Cats with stable chronic kidney disease, particularly those that are anemic, are ideal for this study, which looks at whether vitamin E supplements can improve the cat’s antioxidant status and, if applicable, anemia. Cats that are not anemic will also be considered for the study. Cats will receive some initial laboratory work and then be given either a placebo or a small amount of liquid vitamin E supplements once a day for three months. At one and two months, cats will need a brief recheck at the veterinarian, and at the third month, a recheck and additional tests will be performed. Cats with other illnesses or undergoing erythropoietin therapy cannot be enrolled in this study. Owners will receive a complimentary laboratory screening needed for the study, recheck lab work and all recheck visits. Cats from around the country can be enrolled by their owner and veterinarian.

•    Urine culture techniques study
Cats with kidney disease are prone to a specific kind of bacterial kidney infection called pyelonephritis that can be challenging to definitively diagnose. This study compares a new urine test to standard tests to determine if the new test may be used to accurately diagnose the infections. Cats with pyelonephritis or suspected pyelonephritis and cats with a urinary tract infection are eligible for this study. Participants will receive complimentary laboratory tests needed for the study and a kidney ultrasound. Cats that have previously been treated with antibiotics are excluded from the study.

The school’s veterinarians are also offering free private cremation services for cats that have died from chronic kidney failure. The veterinarians would like to obtain kidney samples from deceased cats to further study kidney disease. The ashes of the deceased cat would be returned to owners within about a week’s time. This request helps with the three studies about how cells age and if the aging plays a role in renal disease, if nausea and lack of appetite in cats with renal failure is caused by a specific condition, and to better understand the stages of renal disease.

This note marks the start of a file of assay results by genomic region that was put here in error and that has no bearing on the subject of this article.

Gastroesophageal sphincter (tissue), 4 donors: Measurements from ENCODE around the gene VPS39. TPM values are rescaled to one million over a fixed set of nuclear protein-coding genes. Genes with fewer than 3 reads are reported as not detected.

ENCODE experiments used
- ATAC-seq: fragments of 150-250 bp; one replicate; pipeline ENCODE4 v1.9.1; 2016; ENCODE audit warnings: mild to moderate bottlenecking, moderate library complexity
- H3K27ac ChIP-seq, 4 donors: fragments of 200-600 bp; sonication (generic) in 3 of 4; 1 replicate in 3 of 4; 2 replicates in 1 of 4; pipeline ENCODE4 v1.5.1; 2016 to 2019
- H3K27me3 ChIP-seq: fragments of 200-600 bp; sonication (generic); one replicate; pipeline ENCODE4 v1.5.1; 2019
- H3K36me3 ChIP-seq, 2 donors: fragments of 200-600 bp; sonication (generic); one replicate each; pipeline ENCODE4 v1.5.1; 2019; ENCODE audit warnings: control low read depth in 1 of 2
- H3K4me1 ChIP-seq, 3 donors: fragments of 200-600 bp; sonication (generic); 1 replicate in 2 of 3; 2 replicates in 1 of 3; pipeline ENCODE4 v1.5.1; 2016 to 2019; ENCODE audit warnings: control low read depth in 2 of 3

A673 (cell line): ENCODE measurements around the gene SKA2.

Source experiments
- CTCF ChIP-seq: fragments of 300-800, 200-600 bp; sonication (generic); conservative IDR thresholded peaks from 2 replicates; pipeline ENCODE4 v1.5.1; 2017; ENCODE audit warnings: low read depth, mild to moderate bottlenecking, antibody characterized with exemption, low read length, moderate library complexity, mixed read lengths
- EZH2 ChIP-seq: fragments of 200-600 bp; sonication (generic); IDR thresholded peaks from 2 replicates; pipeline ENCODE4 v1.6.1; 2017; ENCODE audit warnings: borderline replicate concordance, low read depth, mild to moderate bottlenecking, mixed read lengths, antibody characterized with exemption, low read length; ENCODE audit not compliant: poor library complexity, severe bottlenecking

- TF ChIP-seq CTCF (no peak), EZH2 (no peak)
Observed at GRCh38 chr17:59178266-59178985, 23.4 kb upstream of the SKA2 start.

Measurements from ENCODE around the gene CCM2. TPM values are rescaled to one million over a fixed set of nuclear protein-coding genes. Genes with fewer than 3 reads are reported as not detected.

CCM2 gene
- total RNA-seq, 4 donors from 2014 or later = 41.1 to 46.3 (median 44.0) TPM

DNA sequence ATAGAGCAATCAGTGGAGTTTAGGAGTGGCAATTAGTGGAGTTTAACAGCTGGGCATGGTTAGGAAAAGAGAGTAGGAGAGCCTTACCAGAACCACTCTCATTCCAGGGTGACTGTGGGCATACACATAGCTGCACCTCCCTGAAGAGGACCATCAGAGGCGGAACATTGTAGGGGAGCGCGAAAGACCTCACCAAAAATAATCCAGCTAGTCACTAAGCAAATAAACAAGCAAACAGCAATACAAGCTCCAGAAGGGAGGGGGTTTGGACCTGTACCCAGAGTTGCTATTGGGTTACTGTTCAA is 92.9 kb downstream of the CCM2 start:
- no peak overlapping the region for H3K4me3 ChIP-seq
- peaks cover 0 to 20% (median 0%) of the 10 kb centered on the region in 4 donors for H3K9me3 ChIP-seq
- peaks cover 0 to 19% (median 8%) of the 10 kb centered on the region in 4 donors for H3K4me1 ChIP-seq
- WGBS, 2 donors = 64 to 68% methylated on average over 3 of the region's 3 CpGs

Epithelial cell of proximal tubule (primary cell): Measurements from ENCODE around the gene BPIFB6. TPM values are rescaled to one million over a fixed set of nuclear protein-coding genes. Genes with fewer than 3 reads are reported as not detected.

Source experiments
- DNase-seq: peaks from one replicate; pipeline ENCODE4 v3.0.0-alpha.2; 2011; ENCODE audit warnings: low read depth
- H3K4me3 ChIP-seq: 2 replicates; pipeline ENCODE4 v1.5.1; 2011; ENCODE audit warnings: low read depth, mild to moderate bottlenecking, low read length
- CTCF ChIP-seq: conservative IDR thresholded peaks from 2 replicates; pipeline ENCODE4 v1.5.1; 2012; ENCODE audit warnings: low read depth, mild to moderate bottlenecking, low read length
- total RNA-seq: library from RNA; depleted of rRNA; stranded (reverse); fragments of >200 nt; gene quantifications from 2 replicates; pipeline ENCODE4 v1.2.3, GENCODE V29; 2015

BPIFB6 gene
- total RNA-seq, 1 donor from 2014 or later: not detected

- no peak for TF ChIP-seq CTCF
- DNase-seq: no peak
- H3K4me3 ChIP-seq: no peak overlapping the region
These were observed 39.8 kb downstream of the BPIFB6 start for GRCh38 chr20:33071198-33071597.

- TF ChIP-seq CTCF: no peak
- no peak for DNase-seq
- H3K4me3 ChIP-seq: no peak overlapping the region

For more information about enrolling a cat in one of the studies, contact Jessica Quimby, DVM, at 970-297-5000 or by email.
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Cats with Kidney Disease Sought for Clinical Trials

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Reader Comments

Shirley    Tucson, AZ

12/28/2011 3:27:43 AM


Pat    Omaha, NE

12/6/2011 5:44:17 AM

Interesting article.

Jess    Lexington, KY

12/5/2011 8:48:06 PM

I previously posted one of the first comments in regards to the CKD study and have had 3 felines with this disease. Some pets with CKD can live a fairly normal life while still battling this disease. It is not necessary to euthanize just because they get this diagnosis. Unfortunately, I have seen it happen way to often. It is all dependent upon the progression of the disease. Just like some cats have diabetes and we give them insulin. Felines with CKD currently have meds, special food and fluids as options that can prolong their lives. CKD doesn't have to be an immediate death sentence especially if diagnosed early. I applaud the university for doing these trials to find further treatments. I also am grateful to the owners of the felines that are willing to let their pets be part of the multiple trials being offered.

Vickie    Clio, MI

12/5/2011 11:44:22 AM

While I agree that a cure/better treatment for renal failure would be great, I don't know that I could subject my cat (who has been diagnosed with renal failure) to such testing. It seems the additional stress of going to the vet, as well as possible side effects from the different medications could be detrimental to his overall well being.